During Channel 9 interviews, Pete Brown and Steve Teixeira highlighted the work that GHI is doing to improve the Raspberry Pi connectivity to modules and the new Netduino boards. 

What does all this add up to?   For a number of years, the Microsoft platform story was fragmented.  There was Windows, Mobile, Windows Compact Edition, and NETMF as separate platforms specific to their target devices.  These platforms were even in different organizations inside Microsoft further fragmenting the messaging.  Now all of these technologies are in the OSG group with the direct intention of creating a powerful IoT platform suite.   With UAP (now UWP) and architectural work in Windows core, the current story is Windows Standard, Windows Mobile, Windows IoT Core, and NETMF- three of the platforms are built from the same code.  In the NETMF team very focused at this point to making sure that our platform for the processors that can't run one of the full OS options is still highly compatible and well integrated with them.   Our two goals going forward are convergence with the rest of Windows development experience and increasing the range of applications that Microsoft has solutions for in the MCU space by increasing our performance and decreasing our memory requirements. We continue to build the team to do all this with a larger investment than the platform has had in years.   

Let us know what your thoughts are on all these changes.  We're looking forward to an exciting year.

 

* I am using the UAP acronym because it is probably more familiar to everyone but with \\Build, this has been renamed to the Universal Windows Platform (UWP)

Comments (16)

  1. Jan Kučera says:

    Thanks for the update!

    Do I understand it correctly that AllJoyn tries to address the same thing the DPWS stack does and is DPWS going to be deprecated in NETMF in favour of AllJoyn?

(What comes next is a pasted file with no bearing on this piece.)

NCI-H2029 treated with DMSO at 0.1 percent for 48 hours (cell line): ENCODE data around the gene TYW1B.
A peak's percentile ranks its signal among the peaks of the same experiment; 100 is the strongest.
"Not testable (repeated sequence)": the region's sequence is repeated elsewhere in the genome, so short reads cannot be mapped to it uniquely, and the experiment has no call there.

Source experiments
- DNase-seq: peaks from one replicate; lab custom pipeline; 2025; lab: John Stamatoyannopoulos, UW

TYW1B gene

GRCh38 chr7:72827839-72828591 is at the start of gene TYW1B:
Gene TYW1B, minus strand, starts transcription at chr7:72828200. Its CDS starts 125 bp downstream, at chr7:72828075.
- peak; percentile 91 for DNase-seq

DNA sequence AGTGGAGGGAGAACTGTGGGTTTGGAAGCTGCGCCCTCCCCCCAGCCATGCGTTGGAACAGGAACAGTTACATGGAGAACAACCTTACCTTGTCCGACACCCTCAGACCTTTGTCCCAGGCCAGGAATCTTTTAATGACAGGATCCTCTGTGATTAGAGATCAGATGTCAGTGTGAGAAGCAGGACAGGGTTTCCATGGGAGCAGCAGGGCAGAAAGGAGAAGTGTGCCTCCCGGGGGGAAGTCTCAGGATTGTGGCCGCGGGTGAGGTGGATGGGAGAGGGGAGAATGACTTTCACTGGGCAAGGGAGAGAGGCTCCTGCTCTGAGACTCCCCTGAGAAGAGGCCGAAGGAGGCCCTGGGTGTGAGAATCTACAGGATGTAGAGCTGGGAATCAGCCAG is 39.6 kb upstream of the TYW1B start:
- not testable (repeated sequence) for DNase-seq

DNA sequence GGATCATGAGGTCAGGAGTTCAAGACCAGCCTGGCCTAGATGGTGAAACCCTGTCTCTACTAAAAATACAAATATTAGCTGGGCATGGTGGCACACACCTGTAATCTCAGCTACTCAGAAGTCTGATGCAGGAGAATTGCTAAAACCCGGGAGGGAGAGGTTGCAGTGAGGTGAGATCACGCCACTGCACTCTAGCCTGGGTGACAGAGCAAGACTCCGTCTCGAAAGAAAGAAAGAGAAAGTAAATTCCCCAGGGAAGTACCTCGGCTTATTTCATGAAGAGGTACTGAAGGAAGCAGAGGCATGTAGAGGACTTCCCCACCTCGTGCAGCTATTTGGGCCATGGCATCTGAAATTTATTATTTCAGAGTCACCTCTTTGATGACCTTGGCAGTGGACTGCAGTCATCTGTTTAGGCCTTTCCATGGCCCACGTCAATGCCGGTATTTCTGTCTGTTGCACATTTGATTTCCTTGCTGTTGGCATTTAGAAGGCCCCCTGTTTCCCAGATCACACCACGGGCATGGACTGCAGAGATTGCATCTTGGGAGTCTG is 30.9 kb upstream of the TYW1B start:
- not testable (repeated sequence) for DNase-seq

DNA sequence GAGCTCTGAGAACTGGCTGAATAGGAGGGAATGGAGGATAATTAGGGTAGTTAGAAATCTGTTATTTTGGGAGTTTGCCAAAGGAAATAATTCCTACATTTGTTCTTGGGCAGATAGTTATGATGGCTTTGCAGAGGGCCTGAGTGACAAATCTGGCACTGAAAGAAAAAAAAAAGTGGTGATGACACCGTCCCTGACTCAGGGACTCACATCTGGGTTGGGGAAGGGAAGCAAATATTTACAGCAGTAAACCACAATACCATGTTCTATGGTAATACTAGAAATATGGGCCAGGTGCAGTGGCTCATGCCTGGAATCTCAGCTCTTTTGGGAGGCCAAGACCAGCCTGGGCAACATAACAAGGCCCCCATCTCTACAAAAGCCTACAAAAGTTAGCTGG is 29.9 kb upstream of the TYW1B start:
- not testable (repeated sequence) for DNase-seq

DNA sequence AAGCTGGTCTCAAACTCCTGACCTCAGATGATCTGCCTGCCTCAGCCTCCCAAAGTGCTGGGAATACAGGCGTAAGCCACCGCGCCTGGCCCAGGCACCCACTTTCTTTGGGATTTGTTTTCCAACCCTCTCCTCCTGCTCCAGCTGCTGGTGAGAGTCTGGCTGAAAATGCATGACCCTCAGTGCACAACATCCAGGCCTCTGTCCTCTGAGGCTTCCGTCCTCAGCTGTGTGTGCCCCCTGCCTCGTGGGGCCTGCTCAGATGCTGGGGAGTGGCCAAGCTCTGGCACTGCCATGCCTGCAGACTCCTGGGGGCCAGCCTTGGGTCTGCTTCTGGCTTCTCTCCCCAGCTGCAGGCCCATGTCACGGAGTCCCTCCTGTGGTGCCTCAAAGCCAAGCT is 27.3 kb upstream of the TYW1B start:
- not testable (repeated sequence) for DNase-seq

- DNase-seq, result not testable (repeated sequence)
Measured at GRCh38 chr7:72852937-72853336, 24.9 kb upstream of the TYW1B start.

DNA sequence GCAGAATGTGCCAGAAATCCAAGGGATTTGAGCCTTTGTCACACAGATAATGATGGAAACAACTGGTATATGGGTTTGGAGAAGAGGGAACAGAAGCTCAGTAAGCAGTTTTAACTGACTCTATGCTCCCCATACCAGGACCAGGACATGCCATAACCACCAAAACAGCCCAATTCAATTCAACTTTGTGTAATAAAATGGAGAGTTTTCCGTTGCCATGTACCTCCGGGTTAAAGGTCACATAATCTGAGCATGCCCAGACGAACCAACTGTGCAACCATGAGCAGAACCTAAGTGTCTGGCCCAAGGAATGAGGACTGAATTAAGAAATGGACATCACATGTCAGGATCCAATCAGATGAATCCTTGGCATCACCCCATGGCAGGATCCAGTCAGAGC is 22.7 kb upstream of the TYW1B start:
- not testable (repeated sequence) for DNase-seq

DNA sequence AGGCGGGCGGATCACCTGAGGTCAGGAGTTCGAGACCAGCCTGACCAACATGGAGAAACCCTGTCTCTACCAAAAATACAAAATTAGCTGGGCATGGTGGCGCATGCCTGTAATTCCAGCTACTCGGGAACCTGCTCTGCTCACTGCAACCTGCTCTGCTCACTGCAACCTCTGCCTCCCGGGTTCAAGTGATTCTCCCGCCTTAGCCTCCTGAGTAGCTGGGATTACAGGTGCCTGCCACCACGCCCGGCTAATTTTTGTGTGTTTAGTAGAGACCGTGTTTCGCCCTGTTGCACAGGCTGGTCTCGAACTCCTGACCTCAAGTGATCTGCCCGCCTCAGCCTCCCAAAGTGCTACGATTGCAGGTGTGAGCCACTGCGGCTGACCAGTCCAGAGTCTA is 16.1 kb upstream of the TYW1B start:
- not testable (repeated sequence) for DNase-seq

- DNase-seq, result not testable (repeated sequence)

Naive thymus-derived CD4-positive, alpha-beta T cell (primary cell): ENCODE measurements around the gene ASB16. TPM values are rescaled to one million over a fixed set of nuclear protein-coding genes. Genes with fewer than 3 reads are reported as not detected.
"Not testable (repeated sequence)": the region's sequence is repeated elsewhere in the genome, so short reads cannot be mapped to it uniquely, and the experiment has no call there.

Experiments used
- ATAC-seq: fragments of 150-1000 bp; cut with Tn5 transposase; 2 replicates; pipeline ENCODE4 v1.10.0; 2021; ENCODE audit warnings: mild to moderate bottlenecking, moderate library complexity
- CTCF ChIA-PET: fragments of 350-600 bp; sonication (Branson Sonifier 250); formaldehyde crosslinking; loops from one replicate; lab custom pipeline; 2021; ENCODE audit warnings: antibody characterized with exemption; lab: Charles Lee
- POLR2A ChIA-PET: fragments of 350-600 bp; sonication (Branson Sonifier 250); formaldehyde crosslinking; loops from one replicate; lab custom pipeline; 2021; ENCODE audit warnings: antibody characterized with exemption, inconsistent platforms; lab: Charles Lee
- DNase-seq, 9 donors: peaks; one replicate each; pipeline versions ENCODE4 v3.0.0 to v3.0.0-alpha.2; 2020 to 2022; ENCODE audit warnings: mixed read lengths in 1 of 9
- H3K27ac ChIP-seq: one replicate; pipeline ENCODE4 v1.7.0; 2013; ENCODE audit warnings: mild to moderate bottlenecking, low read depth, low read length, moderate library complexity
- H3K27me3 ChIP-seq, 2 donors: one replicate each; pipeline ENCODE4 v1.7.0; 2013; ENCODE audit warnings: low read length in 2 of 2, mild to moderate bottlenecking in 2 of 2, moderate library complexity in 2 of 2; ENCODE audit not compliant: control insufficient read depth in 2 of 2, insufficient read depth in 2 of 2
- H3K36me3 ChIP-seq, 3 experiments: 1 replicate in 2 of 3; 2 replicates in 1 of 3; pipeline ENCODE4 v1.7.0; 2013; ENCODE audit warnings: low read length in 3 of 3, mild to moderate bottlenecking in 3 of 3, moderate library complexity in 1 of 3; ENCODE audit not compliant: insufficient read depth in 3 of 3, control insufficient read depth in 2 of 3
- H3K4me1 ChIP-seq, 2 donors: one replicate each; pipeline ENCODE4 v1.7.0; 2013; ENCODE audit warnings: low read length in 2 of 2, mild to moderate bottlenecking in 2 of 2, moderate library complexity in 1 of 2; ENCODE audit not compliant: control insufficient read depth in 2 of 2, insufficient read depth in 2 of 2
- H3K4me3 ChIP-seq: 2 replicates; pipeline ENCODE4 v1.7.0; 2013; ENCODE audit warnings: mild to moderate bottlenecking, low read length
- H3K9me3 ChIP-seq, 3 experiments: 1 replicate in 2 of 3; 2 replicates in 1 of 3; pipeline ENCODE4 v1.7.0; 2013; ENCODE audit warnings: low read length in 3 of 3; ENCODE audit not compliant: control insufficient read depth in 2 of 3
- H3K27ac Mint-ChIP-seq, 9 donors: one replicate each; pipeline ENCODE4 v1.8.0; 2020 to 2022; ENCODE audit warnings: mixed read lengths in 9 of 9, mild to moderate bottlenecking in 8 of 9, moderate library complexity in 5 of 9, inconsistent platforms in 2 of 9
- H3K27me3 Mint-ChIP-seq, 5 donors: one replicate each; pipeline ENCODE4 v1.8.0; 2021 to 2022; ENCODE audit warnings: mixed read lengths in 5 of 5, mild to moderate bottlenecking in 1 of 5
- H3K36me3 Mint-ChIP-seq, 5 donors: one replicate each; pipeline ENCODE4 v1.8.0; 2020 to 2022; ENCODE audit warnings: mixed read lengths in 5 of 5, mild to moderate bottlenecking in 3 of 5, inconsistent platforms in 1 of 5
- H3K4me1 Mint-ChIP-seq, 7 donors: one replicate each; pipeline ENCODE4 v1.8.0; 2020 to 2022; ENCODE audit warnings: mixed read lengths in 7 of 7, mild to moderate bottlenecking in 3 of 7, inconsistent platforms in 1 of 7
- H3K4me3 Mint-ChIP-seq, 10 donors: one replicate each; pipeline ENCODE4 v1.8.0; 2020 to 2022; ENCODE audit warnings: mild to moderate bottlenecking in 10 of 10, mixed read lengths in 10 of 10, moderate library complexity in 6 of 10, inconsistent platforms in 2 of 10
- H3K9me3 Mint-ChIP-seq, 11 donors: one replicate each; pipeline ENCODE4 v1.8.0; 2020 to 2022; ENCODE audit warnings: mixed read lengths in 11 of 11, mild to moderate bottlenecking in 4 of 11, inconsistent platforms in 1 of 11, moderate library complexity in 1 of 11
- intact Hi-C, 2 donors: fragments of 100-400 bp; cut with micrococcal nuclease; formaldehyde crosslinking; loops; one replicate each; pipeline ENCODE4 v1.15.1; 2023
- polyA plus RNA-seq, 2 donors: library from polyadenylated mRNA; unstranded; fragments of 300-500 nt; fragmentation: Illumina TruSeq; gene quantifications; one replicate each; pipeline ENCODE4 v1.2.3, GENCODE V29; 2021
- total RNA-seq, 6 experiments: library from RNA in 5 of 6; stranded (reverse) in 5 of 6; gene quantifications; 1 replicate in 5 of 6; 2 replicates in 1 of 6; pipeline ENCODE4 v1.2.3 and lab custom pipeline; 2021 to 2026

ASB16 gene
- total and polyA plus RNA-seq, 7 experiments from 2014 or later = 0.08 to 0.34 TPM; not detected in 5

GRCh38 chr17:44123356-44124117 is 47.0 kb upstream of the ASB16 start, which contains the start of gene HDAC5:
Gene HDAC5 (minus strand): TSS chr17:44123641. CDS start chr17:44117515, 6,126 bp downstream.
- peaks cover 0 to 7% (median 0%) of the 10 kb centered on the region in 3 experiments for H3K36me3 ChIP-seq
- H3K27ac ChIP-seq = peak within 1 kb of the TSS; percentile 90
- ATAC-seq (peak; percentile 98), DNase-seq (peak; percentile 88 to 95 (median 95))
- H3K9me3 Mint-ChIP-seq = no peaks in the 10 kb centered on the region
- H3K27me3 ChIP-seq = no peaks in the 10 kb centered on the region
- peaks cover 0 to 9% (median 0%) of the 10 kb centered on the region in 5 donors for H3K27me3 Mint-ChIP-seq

2. Chris Walker - Secret Labs says:

    So much great news for .NET Micro Framework from BUILD.  Thanks for sharing this with us, Colin.

    And thanks to the whole team for continuing to make NETMF an amazing platform for microcontrollers and makers!

  3. Colin Miller says:

    Hi Jan,

       Alljoyn is the future direction.    Is anyone concerned if we deprecate DPWS?   I haven't heard much about that interface for a while.  

  4. Alex O. says:

    For us it is just too little too late…  Even the today's news, albeit exciting, are still just more of the future plans whereas we need a platform that can be used in commercial applications today.  Reliably!

    After having dealt with major network stability issues in NETMF we have abandoned the platform and moved on to Linux.

    It's a real shame, because we really wanted to use NETMF to leverage our knowledge of C#, Visual Studio and other familiar technologies.  Alas, the product has to be used in the real world and rebooting the board 5-10 times per day due to a locked up network stack was just too much to bear.

    I hope that NETMF will rebound and turn into a solid platform and who knows, maybe we will give it another try sometime in the future, when that future is finally here.

    So long and good luck.

  5. Gregg C Levine says:

    Colin, are you aware that demo activities are expected to fail perhaps one time out of one hundred? It is considered to be normal in the regular computer (read too big to carry market). What happened should be considered a lesson in not trusting Murphy to keep his hands off of something.

  6. Imn says:

    I would like to know why are you not fixing any of those bugs reported on codeplex? It looks like you have completely forgot about them. Could you please provide any comments?